Jump up^ Airbus A320 occurrences. Aviation Safety, 2 April 2012.
Jump up^ Airbus A320 hull-loss occurrences. Aviation Safety, 2 April 2012.
Jump up^ Airbus A320 statistics. Aviation Safety, 2 April 2012.
Jump up^ "JACDEC's Airliner Safety Statistics: Aircraft". JACDEC. 17 May 2007.
Jump up^ NTSB Accident Database search on A320. NTSB. Retrieved 14 April 2012.
Jump up^ Katz, Peter."Glass-Cockpit Blackout". Plane & Pilot Magazine, 21 October 2008. Retrieved on 14 April 2012.
Jump up^ NTSB Safety Recommendation A-08-53 through −55. NTSB, 22 July 2008. Retrieved on 14 April 2012.
Jump up^ Air Accidents Investigation: 2/2008 G-EUOB. Aaib.gov.uk, 22 October 2005. Retrieved on 12 January 2011.
Jump up^ "ASN Aircraft accident summary".
Jump up^ "4K-AZ04 Accident description". Aviation Safety Network.Archived from the original on 19 August 2010. Retrieved13 August 2010.
Jump up^ "EI-EDM Accident description". Aviation Safety Network.Archived from the original on 2 October 2010. Retrieved25 September 2010.
Jump up^ "AAIB special bulletin S3/2013". Retrieved 3 June 2013.
Jump up^ Smith, Derek J. (2 May 2001). "Transportation Disasters – Aerospace".[dead link]
Jump up^ "Accident description Iberia EC-HKJ". Aviation Safety Network. 13 July 2013. Retrieved 13 July 2013.
Jump up^ "Final Accident Report" (PDF). Russian Interstate Aviation Committee. Archived from the original on 30 August 2007. Retrieved 7 August 2007.
Jump up^ "Accident description PR-MBK". Aviation Safety Network. Retrieved 16 July 2011.
Jump up^ "Four Dead After Airliner Overshoots Honduras runway". CNN. 30 May 2008. Archived from the original on 31 May 2008. Retrieved 30 May 2008.
Jump up^ "Official: Airbus A320 crashes into sea off France". CNN. 27 November 2008. Archived from the original on 5 December 2008. Retrieved 27 November 2008.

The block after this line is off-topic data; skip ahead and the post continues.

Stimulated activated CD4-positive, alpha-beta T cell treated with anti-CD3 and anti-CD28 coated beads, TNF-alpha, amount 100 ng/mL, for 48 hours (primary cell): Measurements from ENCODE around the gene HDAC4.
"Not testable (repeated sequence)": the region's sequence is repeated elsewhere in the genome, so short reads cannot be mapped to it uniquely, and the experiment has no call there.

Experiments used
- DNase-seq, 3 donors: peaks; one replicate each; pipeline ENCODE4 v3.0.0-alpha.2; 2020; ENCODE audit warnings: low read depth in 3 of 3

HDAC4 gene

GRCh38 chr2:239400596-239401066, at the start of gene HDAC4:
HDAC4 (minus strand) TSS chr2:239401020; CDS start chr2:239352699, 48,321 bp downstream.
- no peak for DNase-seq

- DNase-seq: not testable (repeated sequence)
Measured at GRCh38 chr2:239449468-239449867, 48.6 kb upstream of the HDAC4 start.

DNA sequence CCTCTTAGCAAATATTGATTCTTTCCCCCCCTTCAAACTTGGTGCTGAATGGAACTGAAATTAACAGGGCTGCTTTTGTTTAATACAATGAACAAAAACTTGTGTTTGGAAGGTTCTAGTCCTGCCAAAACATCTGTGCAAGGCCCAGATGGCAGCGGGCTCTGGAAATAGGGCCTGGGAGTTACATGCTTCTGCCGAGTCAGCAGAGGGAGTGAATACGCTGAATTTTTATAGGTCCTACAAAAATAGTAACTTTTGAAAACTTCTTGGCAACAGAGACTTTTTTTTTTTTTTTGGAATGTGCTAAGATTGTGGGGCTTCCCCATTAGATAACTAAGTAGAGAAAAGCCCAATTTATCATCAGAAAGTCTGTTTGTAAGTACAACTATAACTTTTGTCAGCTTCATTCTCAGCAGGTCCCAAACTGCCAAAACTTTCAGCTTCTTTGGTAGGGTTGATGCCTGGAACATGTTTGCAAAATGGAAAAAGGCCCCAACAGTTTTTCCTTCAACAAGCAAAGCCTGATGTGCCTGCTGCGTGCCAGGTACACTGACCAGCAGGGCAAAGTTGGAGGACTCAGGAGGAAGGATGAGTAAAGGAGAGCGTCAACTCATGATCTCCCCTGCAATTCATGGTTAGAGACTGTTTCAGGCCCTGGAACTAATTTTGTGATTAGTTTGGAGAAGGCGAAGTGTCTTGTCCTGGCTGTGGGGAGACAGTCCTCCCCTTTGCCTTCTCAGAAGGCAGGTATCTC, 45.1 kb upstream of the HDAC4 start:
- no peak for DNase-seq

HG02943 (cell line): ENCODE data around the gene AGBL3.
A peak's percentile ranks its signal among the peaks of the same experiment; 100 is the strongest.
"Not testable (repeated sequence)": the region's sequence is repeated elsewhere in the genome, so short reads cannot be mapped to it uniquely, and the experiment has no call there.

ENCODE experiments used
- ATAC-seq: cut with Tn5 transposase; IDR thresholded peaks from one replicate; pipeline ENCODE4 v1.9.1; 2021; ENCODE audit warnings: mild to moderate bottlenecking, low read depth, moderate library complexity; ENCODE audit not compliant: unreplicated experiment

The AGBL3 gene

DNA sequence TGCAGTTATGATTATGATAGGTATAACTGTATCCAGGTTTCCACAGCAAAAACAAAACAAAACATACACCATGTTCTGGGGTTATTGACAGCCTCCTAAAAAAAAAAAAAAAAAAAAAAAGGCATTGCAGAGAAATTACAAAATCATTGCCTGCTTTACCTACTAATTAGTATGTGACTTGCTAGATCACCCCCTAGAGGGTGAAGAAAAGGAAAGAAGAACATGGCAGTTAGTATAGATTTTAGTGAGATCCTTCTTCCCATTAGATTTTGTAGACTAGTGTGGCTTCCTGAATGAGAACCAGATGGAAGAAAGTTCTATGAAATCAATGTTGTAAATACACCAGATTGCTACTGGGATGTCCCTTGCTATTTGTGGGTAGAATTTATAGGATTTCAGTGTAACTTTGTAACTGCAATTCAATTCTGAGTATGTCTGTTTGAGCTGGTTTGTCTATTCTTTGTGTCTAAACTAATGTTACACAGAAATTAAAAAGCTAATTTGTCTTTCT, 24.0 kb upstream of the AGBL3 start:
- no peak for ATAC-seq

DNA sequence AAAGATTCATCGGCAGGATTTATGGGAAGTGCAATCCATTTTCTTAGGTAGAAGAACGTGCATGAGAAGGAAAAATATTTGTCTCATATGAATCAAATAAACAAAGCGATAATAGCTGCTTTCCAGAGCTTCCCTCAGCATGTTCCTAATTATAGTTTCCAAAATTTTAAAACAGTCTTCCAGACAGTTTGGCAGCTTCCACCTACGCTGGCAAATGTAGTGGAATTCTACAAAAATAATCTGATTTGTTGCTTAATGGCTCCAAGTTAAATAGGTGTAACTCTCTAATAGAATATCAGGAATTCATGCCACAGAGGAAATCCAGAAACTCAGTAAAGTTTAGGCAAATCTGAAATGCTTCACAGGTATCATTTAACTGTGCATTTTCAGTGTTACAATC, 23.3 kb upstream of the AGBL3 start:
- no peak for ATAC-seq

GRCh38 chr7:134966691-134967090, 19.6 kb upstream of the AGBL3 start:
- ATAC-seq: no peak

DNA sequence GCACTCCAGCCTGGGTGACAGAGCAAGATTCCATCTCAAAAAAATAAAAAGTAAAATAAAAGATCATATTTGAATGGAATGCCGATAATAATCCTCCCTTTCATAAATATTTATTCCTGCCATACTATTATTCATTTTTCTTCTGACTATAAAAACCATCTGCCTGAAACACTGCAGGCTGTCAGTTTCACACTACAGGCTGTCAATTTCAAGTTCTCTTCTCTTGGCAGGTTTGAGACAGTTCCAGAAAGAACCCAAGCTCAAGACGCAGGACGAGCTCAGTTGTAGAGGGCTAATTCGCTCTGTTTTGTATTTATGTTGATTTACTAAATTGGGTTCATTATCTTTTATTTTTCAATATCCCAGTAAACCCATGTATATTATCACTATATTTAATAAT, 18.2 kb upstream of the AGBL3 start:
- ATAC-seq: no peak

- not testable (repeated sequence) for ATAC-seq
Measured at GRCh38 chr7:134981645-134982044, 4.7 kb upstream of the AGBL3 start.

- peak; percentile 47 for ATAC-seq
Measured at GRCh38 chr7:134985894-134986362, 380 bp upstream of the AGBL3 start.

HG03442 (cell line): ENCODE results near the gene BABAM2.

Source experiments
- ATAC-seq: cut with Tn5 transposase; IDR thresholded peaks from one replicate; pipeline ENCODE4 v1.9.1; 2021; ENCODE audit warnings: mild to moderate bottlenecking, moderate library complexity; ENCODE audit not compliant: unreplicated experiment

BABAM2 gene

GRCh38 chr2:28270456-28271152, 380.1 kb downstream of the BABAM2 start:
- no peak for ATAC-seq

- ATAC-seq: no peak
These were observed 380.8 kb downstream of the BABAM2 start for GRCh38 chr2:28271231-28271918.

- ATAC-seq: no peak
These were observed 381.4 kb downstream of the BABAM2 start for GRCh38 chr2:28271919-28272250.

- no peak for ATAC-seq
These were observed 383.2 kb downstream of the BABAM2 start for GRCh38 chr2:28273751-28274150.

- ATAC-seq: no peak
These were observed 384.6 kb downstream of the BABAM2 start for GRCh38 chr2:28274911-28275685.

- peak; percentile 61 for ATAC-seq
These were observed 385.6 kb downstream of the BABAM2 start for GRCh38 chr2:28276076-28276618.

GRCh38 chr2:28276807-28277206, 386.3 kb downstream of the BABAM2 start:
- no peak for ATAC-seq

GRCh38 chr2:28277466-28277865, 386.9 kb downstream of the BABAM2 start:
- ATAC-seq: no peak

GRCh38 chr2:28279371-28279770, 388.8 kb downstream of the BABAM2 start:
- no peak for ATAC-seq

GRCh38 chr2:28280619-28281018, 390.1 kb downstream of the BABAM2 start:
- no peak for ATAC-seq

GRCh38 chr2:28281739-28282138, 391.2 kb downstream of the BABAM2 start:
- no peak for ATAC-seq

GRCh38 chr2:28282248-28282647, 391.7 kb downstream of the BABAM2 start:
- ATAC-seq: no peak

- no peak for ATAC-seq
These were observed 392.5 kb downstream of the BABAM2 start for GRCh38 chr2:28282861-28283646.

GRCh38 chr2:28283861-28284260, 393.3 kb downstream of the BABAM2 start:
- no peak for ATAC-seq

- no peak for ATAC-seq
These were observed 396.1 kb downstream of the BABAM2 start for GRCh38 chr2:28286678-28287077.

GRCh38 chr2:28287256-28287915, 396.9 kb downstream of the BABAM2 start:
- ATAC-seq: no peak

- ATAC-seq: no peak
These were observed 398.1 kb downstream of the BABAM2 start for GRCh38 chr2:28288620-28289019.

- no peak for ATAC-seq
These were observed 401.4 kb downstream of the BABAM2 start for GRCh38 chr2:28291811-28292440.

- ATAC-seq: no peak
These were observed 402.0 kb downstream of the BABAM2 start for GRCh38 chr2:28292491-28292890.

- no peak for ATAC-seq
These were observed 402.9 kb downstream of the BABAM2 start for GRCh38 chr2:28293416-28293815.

Jump up^ Field, Michael (28 November 2008). "Five New Zealanders in Air NZ plane crash". Fairfax New Zealand. Archived from the original on 9 December 2008. Retrieved 27 November 2008.
Jump up^ "Airbus jet crashes in test flight". BBC News. 27 November 2008. Archived from the original on 28 November 2008. Retrieved 27 November 2008.
Jump up^ Augstums, Ieva; Mitch Weiss (15 January 2009). "Charlotte final destination for most on down plane". FoxNews.com. Associated Press.
Jump up^ "Gulf Air skids in Cochin". NDTV, 29 August 2011.
Jump up^ "Gulf Air A320 Skids off Runway in Kochi". Aviation Week. 29 August 2011.
Jump up^ "Gulf Air plane skids off runway in Indi". BBC News. 29 August 2011.
Jump up^ Manlupig, Karlos (2 June 2013). "Cebu Pacific plane overshoots Davao airport runway". Retrieved 3 June 2013.
Jump up^ "AirAsia flight QZ8501 from Indonesia to Singapore missing". BBC News. 28 December 2014. Retrieved 28 December 2014.
Jump up^ "Accident Transasia Airlines Flight 543 A321 B-22603 | Airfleets aviation". Airfleets.net. 22 March 2003. Retrieved 17 May2012.
Jump up^ "Crash: AirBlue A321 near Islamabad on Jul 28th 2010, impacted mountaineous terrain near the airport". Avherald.com. Retrieved 17 May 2012.
Jump up^ "Accident description Airblue AP-BJB". Aviation Safety Network. 13 July 2013. Retrieved 13 July 2013.